week because of the rise in india cases. where do we go after that? guy: absolutely. you bring it back to jetblue, the jet fuel content of the oil market is still significant, and it doesn't feel like that is going to be coming back in anything like the way it was anticipated that it would. the vaccination program is going to roll out around the world, so we get that flying. the rug is being pulled out from that one, i think, over the last few days. alix: you go to airlines, i go to oil and bp. alix: coming up, we are going to stay with one of those stories. exceptional. that is how bp describes its natural gas trading results that boosted earnings. cannot really continue, though? bp promising to resume buybacks. we will break that down with lydia rainforth of barclays. this is bloomberg. ♪
>> will begin buybacks in the second quarter, at the same time we have been making strategic progress as we transition the company, so really, it is a story of delivering on our promise of competitive cash returns for our shareholders, while at the same time transitioning the company for the future. alix: that was bp ceo bernard looney speaking with bloomberg about share buybacks. for more on those results, lydia rings worth -- lydia rainswo rth, barclays managing director, joins us now. this was really interesting. it is probably going to close lower. what do you think that's has about how investors took this announcement today? lydia: i think it was the idea of it being exceptional in terms of the gas trading business, and there was a little bit of,
realistically, we are looking at that initial supply with the expedition that maybe it says something about the second half of the bad back and what sort of scale that would be. what we do know is there will be a buyback, given that they have had their net debt target little bit earlier. certainly there were expectations for higher buyback read through. guy: so why the caution, then? if there is an opportunity to get more shareholders back on board, which was basically the object of the exercise, why the caution? lydia: i think they hit that net are ge -- that net debt target earlier than they were planning to. they were only planning for that at the beginning of next year, and the outlook for the oil price, given what is happening with the pandemic, they are just
trying to be cautious about where they may end up. they should be generating free cash, and that should enable us to have buybacks coming through. alix: but also really helped results because amazing natural gas trading, particularly around that texas freeze. can they replicate it? if not, what is the hit we are going to see? lydia: they did talk about it being exceptional trading. when i look at the numbers, there was about a $1 million beat to earnings. they haven't given the scale of it, but i think it is safe to say you will see losses in the natural gas trading business. seasonally oil is always very strong for the companies, and it
allows them to actually have that cash benefit that brought the net debt benefits down and allowed them to start that benefit program. so it is not replicable in terms of earnings, but the benefit is real. guy: can i extrapolate this? i've got a lot of earnings over the next few days. am i going to see anything similar from a buddy else? -- from anybody else? lydia: the scale of it, probably not. what you do tend to find is that it is seasonally very strong for the energy companies. typically, they get the majority of their cash flow for the fiscal year in that first quarter, so you will see a good set of them across the oil companies. alix: what is interesting is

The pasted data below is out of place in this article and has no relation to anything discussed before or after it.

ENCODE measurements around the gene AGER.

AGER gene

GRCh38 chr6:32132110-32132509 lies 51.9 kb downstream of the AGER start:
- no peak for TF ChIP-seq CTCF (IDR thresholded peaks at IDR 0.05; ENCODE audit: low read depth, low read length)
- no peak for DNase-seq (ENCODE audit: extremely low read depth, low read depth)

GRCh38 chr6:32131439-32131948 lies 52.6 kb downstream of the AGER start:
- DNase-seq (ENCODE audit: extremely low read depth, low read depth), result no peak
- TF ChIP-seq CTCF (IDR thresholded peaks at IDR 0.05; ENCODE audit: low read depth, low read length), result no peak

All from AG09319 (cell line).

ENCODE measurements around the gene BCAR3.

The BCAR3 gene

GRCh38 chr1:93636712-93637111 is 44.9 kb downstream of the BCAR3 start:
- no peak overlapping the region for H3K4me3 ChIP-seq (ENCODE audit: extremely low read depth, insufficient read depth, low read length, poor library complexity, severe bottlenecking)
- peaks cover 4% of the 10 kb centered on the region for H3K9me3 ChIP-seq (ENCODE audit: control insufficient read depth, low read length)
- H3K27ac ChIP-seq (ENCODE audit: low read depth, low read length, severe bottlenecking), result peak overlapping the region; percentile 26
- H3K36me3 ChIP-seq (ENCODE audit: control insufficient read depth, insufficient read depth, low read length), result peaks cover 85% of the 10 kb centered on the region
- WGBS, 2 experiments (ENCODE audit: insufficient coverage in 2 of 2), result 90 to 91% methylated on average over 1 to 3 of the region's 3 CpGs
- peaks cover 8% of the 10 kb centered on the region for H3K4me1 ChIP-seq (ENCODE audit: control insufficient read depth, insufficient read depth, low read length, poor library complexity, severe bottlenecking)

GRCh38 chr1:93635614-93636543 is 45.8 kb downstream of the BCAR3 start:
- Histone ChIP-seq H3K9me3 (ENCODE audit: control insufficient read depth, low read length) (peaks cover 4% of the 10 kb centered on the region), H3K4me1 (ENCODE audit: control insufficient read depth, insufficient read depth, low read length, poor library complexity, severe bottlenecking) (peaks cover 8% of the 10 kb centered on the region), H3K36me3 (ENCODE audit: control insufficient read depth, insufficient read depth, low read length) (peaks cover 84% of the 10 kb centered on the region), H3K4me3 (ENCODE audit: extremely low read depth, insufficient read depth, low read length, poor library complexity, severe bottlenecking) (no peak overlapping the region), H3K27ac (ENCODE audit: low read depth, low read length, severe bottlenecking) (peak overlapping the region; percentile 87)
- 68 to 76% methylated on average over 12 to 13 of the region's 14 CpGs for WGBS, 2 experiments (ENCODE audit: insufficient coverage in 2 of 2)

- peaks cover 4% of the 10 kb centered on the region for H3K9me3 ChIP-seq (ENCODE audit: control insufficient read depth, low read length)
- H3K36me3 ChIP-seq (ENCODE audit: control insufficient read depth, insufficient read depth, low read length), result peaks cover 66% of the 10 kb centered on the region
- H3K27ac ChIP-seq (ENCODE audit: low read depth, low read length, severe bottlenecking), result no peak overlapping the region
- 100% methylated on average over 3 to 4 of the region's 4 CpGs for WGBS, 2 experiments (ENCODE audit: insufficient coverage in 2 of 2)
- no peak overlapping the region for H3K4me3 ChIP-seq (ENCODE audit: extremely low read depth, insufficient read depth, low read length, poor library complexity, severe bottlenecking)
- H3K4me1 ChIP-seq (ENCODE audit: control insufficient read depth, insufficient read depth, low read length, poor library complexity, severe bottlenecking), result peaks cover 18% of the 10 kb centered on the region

when you look at that map, what the exception of chevron at exxon, for example, a lot of these guys are trying to become different companies. i am wondering what parts of their businesses are getting credit for that. lydia: i think not as much at the moment. when i am looking at the numbers, it really does take time to transition, and that period of's acceleration -- that. of -- that period of acceleration is post 2025. i think they will be more valuable than they get credit for, but the focus at the moment is very much on the discipline side. can they generate returns in the business, and ultimately, how much cash will be they -- will they be sending to shareholders? i think it will take time to get those businesses, so you will see it and whether it is hydrogen, biofuels, businesses are being built to scale, but it is just going to take a little but of time to get that. guy: what is the nearest
comparison in terms of multiples that you will be able to put a post transition bp on? are they becoming utilities? i see they are applying for licenses to sell electricity. are they a generator? i am really curious as to what kind of company you see this becoming. is it a whole new category or something similar to something that exists now? lydia: i think probably a new category is probably where we want this to be, and this idea of integrated energy companies. if i look at some of the energy transition stocks, they are about four times where the current oil companies are trading. it is going to take us a long time, and i think that prospect -- so we are still a long way from that. but there's an offering that they have that i think will lead to more stable returns, that that really does benefit them
coming through. guy: we are going to wrap it up there. great analysis. thank you very much, indeed. really appreciate it. looking for do a busy week for the energy sector. let's take a look at where european equity markets are going into the close. the earnings are coming through, but the market is not reacting. the numbers generally look like good -- look quite good, but the ftse, the dax, to cac 40 all trading lower today. we will deal with the details in just a moment. the european close is coming up next. this is bloomberg. ♪